2nd Amendment supporter addresses Wabasha board
"They're talking about a couple of laws that will greatly infringe on our Second Amendment rights," said Jason Risch. "Please make a stand to make Wabasha County Second Amendment dedicated."
WABASHA — "They're talking about a couple of laws that will greatly infringe on our Second Amendment rights," said Jason Risch. "Please make a stand to make Wabasha County Second Amendment dedicated."
That was the message Tuesday morning at Wabasha County's Board of Commissioners meeting.
Risch, one of the leaders of the movement to make the county a dedicated Second Amendment county, addressed the board during the public input period, bringing the topic to the commissioners. He said he plans to get a petition going in Wabasha County to show the support within the county.
After Risch's statement to the board, County Attorney Karrie Kelly said while a number of county's across the state have already passed resolutions stating the county will not enforce gun laws they see as unconstitutional, that will be fixed in the courts, not by a legislative body like a county board.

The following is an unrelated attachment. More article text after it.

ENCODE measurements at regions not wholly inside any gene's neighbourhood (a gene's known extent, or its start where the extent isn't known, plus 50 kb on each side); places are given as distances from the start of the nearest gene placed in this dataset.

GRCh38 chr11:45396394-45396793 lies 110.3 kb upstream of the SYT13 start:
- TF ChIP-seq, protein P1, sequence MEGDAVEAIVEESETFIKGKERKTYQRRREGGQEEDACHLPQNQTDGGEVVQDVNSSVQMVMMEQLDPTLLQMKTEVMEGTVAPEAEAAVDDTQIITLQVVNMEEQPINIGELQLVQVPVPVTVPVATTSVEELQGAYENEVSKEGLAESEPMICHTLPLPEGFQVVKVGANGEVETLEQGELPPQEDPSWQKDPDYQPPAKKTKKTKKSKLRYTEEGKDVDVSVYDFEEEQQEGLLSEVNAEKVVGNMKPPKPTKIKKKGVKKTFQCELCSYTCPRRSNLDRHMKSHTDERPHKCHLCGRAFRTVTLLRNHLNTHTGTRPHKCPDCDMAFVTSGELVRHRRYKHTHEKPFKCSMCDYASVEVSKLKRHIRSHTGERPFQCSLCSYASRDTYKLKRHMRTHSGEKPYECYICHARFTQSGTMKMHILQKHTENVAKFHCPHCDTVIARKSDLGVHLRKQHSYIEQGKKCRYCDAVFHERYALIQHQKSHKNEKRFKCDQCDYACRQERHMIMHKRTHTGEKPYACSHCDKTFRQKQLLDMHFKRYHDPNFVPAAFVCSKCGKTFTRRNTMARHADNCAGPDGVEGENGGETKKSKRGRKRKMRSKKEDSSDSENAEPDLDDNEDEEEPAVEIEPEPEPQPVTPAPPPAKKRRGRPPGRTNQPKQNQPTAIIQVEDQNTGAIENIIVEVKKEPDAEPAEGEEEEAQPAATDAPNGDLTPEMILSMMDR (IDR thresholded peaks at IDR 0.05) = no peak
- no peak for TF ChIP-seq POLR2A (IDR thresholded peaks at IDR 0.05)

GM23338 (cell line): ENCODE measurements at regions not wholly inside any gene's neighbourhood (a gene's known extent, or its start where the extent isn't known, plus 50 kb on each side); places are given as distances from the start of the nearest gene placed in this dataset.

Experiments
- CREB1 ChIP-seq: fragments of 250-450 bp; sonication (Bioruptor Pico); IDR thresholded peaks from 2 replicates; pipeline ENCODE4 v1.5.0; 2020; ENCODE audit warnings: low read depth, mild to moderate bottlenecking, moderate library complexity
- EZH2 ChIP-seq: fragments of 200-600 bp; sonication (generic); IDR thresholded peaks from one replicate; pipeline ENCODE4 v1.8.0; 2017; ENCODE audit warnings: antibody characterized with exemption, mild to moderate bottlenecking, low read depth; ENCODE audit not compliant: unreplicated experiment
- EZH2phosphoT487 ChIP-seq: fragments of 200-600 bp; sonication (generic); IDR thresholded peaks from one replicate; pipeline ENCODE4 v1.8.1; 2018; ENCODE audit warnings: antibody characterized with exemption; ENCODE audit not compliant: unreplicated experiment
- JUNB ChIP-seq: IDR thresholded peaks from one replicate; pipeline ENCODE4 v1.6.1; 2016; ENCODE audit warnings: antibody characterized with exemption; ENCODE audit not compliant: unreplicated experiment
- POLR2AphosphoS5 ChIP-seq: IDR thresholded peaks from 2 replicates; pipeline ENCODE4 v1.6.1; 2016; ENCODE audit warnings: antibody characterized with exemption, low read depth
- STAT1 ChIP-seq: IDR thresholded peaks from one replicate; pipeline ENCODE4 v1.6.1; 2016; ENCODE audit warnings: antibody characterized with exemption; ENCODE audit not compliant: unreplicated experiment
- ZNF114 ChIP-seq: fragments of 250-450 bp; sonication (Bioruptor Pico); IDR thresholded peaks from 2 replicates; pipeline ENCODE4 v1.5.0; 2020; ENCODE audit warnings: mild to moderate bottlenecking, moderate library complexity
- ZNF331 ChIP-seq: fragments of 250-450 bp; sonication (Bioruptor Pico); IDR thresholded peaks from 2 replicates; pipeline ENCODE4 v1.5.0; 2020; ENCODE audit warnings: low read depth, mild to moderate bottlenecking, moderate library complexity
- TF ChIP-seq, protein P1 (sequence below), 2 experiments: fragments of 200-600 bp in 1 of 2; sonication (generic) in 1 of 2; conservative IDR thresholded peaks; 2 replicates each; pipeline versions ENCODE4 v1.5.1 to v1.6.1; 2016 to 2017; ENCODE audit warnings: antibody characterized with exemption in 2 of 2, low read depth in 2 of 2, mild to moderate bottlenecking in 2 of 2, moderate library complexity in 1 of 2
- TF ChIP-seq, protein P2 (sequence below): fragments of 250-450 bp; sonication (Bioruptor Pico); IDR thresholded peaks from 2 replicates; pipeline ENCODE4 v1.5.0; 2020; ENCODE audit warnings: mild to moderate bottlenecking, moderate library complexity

"If someone's constitutional rights are infringed, it's up to the courts to take action, not this board," Kelly said.
Kelly pointed out that the county board is a legislative body and both she and the county sheriff work in the executive branch of county government, the branch that is tasked with enforcing state and federal laws.
"If a resolution is brought to this board, I’d like you to take those things into consideration," Kelly said. "I’d ask you to carefully consider those things."
County Administrator Brian Buhmann reinforced what Kelly said, adding, "We still have to follow what the state or federal laws are. We can't take the state or federal government to court if they're infringing on what could be someone's personal rights. We don't have someone to sue."
Buhmann said individuals supporting the Second Amendment should focus on the state and federal government, who both regulate laws regarding gun ownership and purchase.
In the meantime, the county continues to talk to lawmakers who work in St. Paul.
"We continue to keep those lines of communication open with our local legislators to make sure they are passing good bills and good law," Buhmann said.
Meanwhile, Risch said he wants the county to make sure the state isn't infringing on his rights.
"Red flag laws and universal background checks would negate and infringe on our rights," Risch said. "We already have laws to address those matters."